Not long after this I was put in touch with a group of families who caught up regularly, all who knew or had an autistic child. There have been various catch-ups in different places in the south west which I have regularly attended. This group has grown rather large since my first meet back in 2008. Without these lovely families who I am so lucky to have met and call good friends, I am not sure what path our lives may have taken, but I know they are people we will be connected to for life. Due to work commitments I have stepped down from my place on the committee with SWAN but I will always endeavour to be involved in some way with the organisation.

Jack still struggles from time to time with various issues. These will never go away and are constantly changing with age, but we the have tools now to deal with this together. He now attends Cowaramup Primary School (a public school) and has an education assistant supporting him five days a week. After 4 years of four hour sessions per week of Applied Behaviour Analysis and Discrete Trial Training therapy sessions, speech therapy, occupational therapy, psychologist sessions, sensory workshops, eating interventions, sleep therapy, our Wilbarger's Protocol Body Brushing programme & daily visual scheduling, I am happy in the knowledge that I have done all I can to give Jack the best start he can now make - on being Jack.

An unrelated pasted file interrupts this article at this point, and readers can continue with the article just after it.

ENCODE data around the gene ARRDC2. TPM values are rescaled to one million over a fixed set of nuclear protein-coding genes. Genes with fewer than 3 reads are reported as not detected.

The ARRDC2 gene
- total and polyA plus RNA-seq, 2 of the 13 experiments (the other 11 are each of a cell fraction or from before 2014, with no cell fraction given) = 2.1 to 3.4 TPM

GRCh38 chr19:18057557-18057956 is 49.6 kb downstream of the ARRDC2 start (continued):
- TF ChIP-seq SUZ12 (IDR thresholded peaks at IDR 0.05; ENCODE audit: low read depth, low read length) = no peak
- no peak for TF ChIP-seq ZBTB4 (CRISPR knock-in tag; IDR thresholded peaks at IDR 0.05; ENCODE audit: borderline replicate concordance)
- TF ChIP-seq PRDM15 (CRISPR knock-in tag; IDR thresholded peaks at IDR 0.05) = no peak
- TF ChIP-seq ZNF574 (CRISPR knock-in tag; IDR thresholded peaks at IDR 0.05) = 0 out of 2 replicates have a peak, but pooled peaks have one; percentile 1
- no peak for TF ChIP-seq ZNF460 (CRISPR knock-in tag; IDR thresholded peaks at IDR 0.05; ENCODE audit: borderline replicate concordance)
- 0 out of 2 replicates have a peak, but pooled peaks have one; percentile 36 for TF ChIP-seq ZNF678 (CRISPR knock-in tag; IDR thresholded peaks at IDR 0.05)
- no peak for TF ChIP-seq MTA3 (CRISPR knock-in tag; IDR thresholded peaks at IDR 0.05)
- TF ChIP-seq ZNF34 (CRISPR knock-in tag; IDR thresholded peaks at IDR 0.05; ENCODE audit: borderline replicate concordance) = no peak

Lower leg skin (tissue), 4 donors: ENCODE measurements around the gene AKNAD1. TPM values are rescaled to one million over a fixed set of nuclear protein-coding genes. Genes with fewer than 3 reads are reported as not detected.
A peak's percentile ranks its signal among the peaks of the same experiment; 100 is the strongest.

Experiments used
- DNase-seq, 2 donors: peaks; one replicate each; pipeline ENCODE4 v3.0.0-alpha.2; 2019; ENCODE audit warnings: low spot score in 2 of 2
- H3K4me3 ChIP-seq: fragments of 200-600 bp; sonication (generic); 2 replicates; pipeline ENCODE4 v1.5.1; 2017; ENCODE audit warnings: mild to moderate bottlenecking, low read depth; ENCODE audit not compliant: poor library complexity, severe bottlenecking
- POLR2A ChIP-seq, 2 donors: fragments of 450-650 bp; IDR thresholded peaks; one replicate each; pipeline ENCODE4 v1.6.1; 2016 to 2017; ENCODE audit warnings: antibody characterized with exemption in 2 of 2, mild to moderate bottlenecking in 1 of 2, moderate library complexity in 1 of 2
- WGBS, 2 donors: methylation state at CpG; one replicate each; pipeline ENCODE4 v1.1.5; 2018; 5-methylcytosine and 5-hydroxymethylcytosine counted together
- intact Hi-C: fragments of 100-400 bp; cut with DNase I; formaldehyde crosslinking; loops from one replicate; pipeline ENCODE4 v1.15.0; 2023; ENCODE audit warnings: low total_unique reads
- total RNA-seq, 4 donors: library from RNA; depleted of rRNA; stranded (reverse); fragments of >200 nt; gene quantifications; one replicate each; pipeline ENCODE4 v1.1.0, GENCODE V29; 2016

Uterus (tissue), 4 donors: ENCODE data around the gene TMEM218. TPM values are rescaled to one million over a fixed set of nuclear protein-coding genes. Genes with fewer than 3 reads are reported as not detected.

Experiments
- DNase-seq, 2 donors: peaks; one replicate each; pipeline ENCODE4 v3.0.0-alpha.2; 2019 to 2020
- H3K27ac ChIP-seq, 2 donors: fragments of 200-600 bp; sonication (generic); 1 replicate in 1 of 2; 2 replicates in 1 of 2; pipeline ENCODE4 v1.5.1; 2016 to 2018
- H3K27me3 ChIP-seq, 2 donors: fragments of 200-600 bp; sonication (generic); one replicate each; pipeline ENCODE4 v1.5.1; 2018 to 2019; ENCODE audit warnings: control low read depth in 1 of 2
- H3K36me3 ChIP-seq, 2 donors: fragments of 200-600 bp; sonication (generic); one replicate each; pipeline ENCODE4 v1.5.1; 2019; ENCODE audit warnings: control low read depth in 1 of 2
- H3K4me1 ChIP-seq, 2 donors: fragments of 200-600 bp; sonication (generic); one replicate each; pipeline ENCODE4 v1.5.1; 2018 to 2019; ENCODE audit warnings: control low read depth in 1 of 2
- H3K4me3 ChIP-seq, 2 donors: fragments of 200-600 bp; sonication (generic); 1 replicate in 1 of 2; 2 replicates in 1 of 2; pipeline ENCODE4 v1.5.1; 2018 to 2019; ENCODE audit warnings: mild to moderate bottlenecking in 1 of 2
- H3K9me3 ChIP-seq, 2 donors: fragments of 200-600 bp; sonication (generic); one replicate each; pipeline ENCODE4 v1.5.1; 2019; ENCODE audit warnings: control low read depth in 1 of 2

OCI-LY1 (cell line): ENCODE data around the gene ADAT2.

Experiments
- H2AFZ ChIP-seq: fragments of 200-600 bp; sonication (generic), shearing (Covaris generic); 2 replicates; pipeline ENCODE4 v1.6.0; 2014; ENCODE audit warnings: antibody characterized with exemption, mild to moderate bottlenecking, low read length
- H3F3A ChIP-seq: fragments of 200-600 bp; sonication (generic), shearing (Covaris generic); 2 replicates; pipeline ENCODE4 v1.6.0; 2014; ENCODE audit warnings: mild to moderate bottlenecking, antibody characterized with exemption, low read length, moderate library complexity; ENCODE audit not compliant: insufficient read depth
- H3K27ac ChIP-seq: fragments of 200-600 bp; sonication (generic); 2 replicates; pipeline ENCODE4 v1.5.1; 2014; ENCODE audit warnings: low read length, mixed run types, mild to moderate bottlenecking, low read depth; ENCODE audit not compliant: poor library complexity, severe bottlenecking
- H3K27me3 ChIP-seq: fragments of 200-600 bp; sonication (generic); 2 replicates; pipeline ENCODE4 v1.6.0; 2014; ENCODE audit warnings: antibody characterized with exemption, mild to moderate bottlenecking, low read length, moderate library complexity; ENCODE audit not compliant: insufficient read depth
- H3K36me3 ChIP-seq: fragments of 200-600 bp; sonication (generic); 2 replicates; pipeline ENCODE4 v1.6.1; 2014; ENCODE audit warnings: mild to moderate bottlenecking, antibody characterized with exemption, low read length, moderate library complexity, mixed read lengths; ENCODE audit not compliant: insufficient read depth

The only piece of advice I can give to any parents is to look for the positives. I know wherever life leads Jack he is going to be the best he can be, at what he puts his talents and abilities to & that makes me the proudest mum in the whole world!

Now, 2013, Jack is attending the same school in Year 1 along with his brother Liam (5) whom is in Kindy - also diagnosed with autism. Jack had the same EA 4 days a week & Liam has an Education Assistant 1.5 days out of 2.5 days. Ryan & I went through assessments for Liam twice. Once at 2yrs of age via the public health system & again at 4yrs old via private - speech pathologist and clinical psychologist. We are extremely happy to see both our boys have learned through therapies to self-help now with very little help from us. We still have our up & down days but we can always see how far we've all come throughout the boys autism journeys both of which have been the same but very, very different!

With love and thanks to all who were along for our journey; SWAN (All the lovely people for their support), my family (Ryan, Liam, Jack, Nana and Granddad), Kath Olsen (Jack's special Nana), Sue Jackman (Jack's first & unforgettable therapy assistant), Rachel Ramm (Speech Pathologist), Monica McGrath (Occupational Therapist), Brooke Purslowe & Dr Felicity Adams (DSC & Child Matters Clinical Psychologists), Grant & Nick Avery, Deb Cant, Rosemary Kelman (Jack's therapy assistant 11/12 School), Ange Brown (Jack's class aide).

by Erin Yates